Feb 22, 2018 06:18 PM

In Depth: Trust Firms Search for New Business Out of Shadows

Tighter regulations are expected to slow China’s $3.8 trillion trust industry after years of rapid growth. Photo: VCG
Tighter regulations are expected to slow China’s $3.8 trillion trust industry after years of rapid growth. Photo: VCG

China’s 24 trillion yuan ($3.8 trillion) trust industry is feeling the chill as regulators clamp down on risks stemming from off-balance-sheet lending facilitated by collaborations between banks and trust firms.

Tighter regulatory controls are expected to slam the brakes on the trust industry after years of rapid growth, and the size of trust assets are expected to decline by at least 2 trillion yuan this year, an industry source told Caixin. Another source close to the regulators said authorities are hoping the industry can reduce its assets by half.

China’s trust industry has skyrocketed in recent years, with total assets managed by trust firms ballooning from less than 8 trillion yuan in 2012 to 24.41 trillion yuan by the end of September, according to data from the China Trustee Association (CTA).

Fueling the expansion is the thriving business in which trust firms act as intermediaries to help facilitate lending for banks, other financial institutions or individual investors. In a typical example, a bank collects money from its customers by selling wealth-management products and then invests the funds into trust products, which funnel the capital to borrowers that are usually restricted from the formal lending system, such as local government financing vehicles and real estate developers. Banks bear the risk, while trusts simply channel the money.

The so-called channeling business accounted about 55.66% of funds managed by trusts in the third quarter last year, contributing nearly 90% of the trust industry growth in that quarter, according to the CTA.

Regulators have moved to curb the channeling business as concerns have mounted over the rampant growth of shadow banking that allows banks to bypass lending rules and fuels the rapid build-up of corporate debt.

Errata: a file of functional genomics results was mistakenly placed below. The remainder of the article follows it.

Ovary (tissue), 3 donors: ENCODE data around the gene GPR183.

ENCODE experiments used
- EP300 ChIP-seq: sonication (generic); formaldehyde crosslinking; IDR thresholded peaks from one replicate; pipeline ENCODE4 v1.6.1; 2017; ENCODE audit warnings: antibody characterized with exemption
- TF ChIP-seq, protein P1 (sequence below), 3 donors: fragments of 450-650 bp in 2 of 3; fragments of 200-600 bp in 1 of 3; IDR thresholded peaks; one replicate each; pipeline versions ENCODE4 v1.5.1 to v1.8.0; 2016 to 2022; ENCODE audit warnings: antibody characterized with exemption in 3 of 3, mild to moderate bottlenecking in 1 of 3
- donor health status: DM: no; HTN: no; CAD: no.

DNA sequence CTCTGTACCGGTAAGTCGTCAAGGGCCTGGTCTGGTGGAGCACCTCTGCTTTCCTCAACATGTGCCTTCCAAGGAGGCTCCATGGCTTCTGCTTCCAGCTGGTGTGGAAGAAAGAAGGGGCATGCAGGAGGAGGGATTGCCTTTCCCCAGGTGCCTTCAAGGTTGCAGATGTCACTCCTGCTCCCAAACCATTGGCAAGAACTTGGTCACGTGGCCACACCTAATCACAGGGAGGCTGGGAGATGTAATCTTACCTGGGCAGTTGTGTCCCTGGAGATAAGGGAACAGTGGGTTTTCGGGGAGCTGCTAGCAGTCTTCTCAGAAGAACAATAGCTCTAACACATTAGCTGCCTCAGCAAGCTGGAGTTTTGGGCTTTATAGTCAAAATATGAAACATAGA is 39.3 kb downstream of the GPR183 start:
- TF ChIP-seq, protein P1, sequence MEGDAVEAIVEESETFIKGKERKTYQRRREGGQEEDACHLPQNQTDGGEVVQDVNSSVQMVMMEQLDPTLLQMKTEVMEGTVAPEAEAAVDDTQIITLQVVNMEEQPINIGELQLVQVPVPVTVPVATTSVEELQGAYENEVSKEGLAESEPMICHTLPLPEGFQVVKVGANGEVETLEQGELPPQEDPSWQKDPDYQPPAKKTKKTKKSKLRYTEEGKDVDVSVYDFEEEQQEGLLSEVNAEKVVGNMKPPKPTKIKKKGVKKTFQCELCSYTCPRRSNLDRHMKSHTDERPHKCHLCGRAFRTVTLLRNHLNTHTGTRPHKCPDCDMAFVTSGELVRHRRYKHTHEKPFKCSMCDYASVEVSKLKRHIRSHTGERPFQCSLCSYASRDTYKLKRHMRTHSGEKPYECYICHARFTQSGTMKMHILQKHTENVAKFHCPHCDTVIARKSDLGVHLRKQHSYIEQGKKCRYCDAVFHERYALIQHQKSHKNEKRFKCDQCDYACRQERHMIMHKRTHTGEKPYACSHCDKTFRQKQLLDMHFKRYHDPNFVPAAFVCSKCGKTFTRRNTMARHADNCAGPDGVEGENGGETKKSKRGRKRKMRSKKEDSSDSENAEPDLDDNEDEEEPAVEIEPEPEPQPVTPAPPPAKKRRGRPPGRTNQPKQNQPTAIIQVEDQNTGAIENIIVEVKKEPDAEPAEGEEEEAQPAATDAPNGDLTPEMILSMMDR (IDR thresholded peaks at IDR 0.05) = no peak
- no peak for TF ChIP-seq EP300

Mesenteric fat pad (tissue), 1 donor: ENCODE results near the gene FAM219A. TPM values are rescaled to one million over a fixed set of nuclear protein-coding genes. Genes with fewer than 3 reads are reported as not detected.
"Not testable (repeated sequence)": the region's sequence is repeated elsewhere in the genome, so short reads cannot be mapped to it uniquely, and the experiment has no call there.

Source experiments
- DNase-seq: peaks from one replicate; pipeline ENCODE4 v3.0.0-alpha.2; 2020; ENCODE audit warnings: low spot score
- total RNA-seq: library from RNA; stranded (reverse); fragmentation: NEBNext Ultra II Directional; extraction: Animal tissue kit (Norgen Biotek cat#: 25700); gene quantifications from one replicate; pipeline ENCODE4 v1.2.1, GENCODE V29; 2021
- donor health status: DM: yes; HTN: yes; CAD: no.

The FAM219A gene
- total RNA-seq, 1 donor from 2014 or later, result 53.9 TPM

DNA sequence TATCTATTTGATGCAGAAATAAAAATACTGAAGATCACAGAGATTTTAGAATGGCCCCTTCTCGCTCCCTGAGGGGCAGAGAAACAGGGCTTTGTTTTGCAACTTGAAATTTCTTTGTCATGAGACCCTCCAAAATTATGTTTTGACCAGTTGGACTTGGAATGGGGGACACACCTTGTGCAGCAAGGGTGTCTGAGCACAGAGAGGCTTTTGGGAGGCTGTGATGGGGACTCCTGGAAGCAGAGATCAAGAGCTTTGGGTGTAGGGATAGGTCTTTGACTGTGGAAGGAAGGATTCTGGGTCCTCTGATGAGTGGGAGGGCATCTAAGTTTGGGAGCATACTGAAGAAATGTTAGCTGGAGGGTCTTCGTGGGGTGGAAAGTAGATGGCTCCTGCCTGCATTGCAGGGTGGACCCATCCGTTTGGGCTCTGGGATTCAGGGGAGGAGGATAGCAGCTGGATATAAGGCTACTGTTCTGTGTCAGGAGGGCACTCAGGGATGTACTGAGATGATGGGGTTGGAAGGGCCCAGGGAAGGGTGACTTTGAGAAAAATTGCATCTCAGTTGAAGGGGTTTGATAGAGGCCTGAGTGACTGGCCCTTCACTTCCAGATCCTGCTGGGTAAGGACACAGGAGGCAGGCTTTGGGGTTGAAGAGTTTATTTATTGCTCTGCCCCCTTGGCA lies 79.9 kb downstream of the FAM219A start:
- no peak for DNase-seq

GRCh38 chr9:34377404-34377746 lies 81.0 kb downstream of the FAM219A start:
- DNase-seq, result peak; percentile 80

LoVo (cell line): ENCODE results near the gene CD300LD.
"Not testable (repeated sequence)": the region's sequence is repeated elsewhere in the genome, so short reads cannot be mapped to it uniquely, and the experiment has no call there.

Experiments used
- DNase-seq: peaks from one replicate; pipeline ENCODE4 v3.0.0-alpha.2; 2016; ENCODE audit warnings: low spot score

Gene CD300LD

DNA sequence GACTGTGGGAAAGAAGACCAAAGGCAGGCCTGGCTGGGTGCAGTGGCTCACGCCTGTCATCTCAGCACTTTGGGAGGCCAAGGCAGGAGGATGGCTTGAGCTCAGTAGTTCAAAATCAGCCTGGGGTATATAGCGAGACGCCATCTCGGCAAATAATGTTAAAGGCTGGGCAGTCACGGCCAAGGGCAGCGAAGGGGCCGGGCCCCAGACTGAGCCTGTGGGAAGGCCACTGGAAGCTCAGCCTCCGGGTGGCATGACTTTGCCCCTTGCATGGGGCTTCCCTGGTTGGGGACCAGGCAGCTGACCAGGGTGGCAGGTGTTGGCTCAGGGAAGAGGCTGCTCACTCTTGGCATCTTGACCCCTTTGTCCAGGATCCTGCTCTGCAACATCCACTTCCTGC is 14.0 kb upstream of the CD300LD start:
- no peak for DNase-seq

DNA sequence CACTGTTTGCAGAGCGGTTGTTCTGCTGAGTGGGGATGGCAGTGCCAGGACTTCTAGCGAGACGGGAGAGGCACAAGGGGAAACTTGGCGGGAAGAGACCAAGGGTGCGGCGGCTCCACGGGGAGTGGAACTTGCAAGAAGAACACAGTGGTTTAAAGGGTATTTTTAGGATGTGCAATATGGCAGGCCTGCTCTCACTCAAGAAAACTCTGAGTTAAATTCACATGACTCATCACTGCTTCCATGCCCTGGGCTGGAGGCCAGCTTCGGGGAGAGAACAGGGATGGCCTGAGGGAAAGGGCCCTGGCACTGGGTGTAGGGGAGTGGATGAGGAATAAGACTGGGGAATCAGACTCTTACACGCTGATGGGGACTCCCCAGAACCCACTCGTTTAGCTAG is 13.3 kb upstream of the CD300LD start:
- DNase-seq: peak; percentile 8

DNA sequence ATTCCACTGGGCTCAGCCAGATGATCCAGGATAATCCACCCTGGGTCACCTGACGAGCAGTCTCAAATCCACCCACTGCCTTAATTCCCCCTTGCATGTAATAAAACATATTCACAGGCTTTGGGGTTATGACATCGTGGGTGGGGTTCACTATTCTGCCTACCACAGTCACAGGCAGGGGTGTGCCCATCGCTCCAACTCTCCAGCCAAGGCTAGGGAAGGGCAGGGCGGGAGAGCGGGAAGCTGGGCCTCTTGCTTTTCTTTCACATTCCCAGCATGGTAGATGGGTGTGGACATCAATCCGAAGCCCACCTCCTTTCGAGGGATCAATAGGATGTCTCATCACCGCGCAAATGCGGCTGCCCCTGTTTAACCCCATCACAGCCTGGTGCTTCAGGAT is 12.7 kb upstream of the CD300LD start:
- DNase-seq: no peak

At a late January meeting, the China Banking Regulatory Commission pledged to put greater effort into reining in the trust channeling business, underscoring the policy goals set in a key document issued in December to regulate how banks and trust firms do business together.

The banking regulator’s moves echoed the proposed rules for the country’s $15 trillion asset management industry. Those rules are expected to soon add overarching requirements for asset management businesses operated by all financial institutions. Their goal is to tame shadow lending and cut financial leverage.

“A key task this year is to squeeze the channeling business. If the policies are strictly implemented, much of the business between banks and trusts will be in trouble,” said one source close to the regulatory bodies.

Trusts companies’ business with banks accounts for nearly 80% of the 14 trillion yuan channeling business, according to industry sources.

In the face of stricter scrutiny, some trust companies have taken action to control the size of the channeling business. Caixin has learned that several companies have either halted their channeling businesses or promised to stop after existing products mature. In late December, Citic Trust, one of the largest trust companies, said it will slim down its “channeling” business in 2018, or at least not expand it, and will try to negotiate an early termination of “channeling” contracts with other financial institutions. In January, China Fortune International Trust Co. issued a statement saying it will not expand its channeling business this year.

The company “has cut some channeling business with banks, and the size (of business) has shrunk a lot recently,” said one trust company employee.